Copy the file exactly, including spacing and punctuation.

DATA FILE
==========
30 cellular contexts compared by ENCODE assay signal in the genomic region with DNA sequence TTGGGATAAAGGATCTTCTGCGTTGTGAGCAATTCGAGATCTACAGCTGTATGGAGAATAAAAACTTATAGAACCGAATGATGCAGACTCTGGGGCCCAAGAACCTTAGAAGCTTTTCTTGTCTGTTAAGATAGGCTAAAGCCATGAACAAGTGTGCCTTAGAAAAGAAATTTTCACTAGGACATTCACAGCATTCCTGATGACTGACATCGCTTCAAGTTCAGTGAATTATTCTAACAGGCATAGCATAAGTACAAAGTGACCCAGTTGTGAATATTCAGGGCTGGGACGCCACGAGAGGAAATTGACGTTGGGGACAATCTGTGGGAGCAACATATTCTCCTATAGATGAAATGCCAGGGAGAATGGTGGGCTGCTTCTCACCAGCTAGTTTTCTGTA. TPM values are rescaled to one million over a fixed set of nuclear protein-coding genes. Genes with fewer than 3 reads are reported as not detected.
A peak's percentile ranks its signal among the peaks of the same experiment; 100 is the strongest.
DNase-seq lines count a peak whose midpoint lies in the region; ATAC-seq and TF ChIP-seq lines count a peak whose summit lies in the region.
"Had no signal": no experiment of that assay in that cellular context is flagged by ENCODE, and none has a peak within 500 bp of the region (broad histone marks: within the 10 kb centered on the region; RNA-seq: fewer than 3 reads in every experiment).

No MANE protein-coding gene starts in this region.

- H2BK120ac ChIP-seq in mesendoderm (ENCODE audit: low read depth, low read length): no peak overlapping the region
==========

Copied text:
30 cellular contexts compared by ENCODE assay signal in the genomic region with DNA sequence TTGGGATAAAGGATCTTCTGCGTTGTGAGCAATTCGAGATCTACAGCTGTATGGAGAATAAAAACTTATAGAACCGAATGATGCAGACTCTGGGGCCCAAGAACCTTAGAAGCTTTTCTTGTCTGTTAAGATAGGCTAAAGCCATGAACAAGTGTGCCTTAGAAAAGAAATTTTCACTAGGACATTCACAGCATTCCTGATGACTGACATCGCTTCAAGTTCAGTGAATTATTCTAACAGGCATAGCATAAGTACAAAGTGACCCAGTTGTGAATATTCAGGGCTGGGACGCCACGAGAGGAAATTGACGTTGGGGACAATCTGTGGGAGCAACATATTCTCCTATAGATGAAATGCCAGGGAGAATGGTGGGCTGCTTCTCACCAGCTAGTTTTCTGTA. TPM values are rescaled to one million over a fixed set of nuclear protein-coding genes. Genes with fewer than 3 reads are reported as not detected.
A peak's percentile ranks its signal among the peaks of the same experiment; 100 is the strongest.
DNase-seq lines count a peak whose midpoint lies in the region; ATAC-seq and TF ChIP-seq lines count a peak whose summit lies in the region.
"Had no signal": no experiment of that assay in that cellular context is flagged by ENCODE, and none has a peak within 500 bp of the region (broad histone marks: within the 10 kb centered on the region; RNA-seq: fewer than 3 reads in every experiment).

No MANE protein-coding gene starts in this region.

- H2BK120ac ChIP-seq in mesendoderm (ENCODE audit: low read depth, low read length): no peak overlapping the region